In fact, Shapiro’s first major gift—the Edna Newman Shapiro, Class of 1936, and Robert Newman Shapiro, Class of 1972, Student Support Fund—came about largely to honor his mother’s experience as a Radcliffe alumna. Following his father’s death, when Shapiro was 11, his mother, Edna Newman Shapiro, had to support her young family, first finding work in an architectural preservation firm and ultimately getting licensed as a real estate broker in the 1960s. As an independent businesswoman in that era, “she was a role model,” he pointed out. Through it all, Radcliffe, he recalls, acted as her anchor.

“My mother loved her time at Radcliffe,” says Shapiro. In addition to the lifelong friends she made there, Radcliffe served as her gateway to lifelong learning. “She was bringing up a family, but she was always signing up for what were then called Radcliffe Seminars,” he says. “She would do landscape architecture. She’d do architectural design. She’d do historic houses.

“There was always a sense of independent learning at Radcliffe.”

Shapiro’s fellowship benefits graduate students in their last year of study, he explains, because “I thought that would be a place where it would be helpful.” In return, he enjoys interacting with these promising young scholars. “Every year since I did the funding, I have had a chance to attend the talk that the fellow gives, which I love doing,” he says. In addition to enjoying the back and forth of questions from other scholars, he often finds the time to get together with the recipient. “It’s really fun to sit down and ask, ‘How did you come to this? What are you doing?’

“There was always a sense of independent learning at Radcliffe.”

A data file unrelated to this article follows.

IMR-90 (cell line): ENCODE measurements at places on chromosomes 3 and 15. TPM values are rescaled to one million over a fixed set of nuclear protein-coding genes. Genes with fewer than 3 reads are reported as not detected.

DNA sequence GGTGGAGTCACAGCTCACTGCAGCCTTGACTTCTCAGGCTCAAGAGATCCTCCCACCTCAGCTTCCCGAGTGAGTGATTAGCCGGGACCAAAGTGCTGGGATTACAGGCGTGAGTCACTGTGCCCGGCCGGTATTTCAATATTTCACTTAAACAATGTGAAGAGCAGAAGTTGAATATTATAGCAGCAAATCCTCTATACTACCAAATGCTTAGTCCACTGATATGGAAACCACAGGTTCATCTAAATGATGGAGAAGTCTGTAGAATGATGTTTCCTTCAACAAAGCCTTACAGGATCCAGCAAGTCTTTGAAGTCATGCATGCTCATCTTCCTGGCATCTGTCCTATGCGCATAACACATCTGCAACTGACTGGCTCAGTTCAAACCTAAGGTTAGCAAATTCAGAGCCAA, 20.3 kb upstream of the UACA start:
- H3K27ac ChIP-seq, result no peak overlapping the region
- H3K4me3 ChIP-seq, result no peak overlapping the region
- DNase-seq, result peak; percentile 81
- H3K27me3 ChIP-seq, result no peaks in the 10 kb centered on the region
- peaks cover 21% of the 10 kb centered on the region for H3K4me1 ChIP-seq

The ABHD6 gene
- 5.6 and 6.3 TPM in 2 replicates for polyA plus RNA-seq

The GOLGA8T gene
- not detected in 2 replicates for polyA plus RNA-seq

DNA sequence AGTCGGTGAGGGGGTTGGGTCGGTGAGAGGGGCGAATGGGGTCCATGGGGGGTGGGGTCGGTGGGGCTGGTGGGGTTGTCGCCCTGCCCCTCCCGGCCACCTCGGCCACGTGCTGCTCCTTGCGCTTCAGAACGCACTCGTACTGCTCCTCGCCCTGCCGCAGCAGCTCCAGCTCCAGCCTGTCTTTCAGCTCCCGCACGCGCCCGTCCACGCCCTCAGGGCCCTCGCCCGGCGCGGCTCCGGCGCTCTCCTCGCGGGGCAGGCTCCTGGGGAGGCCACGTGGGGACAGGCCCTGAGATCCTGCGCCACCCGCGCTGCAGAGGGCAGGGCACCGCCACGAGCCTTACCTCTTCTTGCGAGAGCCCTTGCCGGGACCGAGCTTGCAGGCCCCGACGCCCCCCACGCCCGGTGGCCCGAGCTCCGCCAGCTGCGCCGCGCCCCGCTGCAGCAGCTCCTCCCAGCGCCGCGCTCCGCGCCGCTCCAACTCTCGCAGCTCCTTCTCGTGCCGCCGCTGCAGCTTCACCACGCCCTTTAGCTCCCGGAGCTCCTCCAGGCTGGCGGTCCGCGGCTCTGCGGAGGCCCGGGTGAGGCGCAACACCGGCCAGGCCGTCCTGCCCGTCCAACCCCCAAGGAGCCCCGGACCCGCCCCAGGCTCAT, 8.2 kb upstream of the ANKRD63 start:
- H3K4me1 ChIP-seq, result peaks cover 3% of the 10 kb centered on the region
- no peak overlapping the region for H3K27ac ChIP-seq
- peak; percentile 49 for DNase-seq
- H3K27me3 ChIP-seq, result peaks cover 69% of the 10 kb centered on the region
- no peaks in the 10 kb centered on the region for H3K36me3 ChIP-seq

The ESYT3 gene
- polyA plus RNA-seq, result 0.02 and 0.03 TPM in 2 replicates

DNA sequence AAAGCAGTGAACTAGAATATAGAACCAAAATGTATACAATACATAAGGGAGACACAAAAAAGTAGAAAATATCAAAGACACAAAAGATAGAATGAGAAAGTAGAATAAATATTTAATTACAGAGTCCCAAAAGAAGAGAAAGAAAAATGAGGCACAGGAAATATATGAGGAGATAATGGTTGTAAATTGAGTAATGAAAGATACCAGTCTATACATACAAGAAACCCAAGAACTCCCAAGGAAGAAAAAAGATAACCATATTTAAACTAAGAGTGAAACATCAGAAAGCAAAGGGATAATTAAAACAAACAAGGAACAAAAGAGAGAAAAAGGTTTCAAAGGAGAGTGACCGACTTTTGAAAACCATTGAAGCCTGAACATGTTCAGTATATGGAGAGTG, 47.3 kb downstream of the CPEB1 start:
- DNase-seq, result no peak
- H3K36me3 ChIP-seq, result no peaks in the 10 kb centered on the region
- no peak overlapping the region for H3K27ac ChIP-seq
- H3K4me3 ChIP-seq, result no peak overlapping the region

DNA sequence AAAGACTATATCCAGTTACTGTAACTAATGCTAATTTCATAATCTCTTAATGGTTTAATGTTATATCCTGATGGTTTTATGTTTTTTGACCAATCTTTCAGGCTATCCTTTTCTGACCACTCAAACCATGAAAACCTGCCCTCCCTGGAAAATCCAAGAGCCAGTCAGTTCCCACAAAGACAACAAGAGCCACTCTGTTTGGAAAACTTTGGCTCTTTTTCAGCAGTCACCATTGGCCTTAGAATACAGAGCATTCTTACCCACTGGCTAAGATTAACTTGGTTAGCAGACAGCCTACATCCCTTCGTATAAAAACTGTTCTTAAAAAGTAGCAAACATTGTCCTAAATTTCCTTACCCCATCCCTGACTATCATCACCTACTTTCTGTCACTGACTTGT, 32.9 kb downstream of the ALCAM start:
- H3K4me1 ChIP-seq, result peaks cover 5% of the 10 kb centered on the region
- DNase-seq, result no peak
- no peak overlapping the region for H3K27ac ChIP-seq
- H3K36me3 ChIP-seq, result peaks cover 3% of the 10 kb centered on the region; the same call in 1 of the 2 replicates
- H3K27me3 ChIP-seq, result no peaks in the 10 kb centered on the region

“In my mind, I’ve actually never ceased to be a teacher,” Shapiro says. “One reason you want to teach is seeing young people discover stuff.”

Such interactions underlie the Robert N. Shapiro Fund for Student Engagement at Radcliffe. The new fund will support the Radcliffe Institute in its efforts to create dynamic research and learning experiences for students. With this gift, Shapiro advocates for outreach to the full Radcliffe community, from older alumnae who recall an independent Radcliffe College to young scholars who connect through the Institute as well as the undergraduate participants in Radcliffe’s Emerging Leaders Program and the high school sophomores they mentor. “My interest is in ongoing teaching and learning at every single level,” says Shapiro.

Leveraging the approach he once deployed for his clients as an estate lawyer, Shapiro combined both bequest and current-use components in his gift, thus maximizing the impact of the contribution by providing near- and long-term funding for student engagement.

“It’s just part of the civic and philanthropic engagement, where people can manifest their interests in a material way while knowing they’re touching people’s lives in ways that matter to them,” he says. “So I figured out what would work well for me in order to combine current giving and planned giving, what would have impact currently as well as a perpetual presence over the long term.”

The resulting gift is “woven into the fabric of what I did professionally and what I did beyond the professional work and in my board positions and committee positions for a long time,” he explains.

Key to all of this is Shapiro’s commitment to engagement. “If people came to this campus and spent five minutes meeting these kids, they would be absolutely blown away—as I am, every time I meet someone who’s applied to a program I’m involved with or have a conversation sitting next to them at a House dinner or other campus event,” he says. “Radcliffe is one of the really important portals into this special world of student engagement, with graduate student fellows from all around the world, learning programs, and public programs. And it is at the heart—the very heart—of the University.”

Clea Simon ’83 is a novelist whose most recent title is Bad Boy Beat (Severn House, 2024).

Return to the spring 2024 Radcliffe Magazine home page.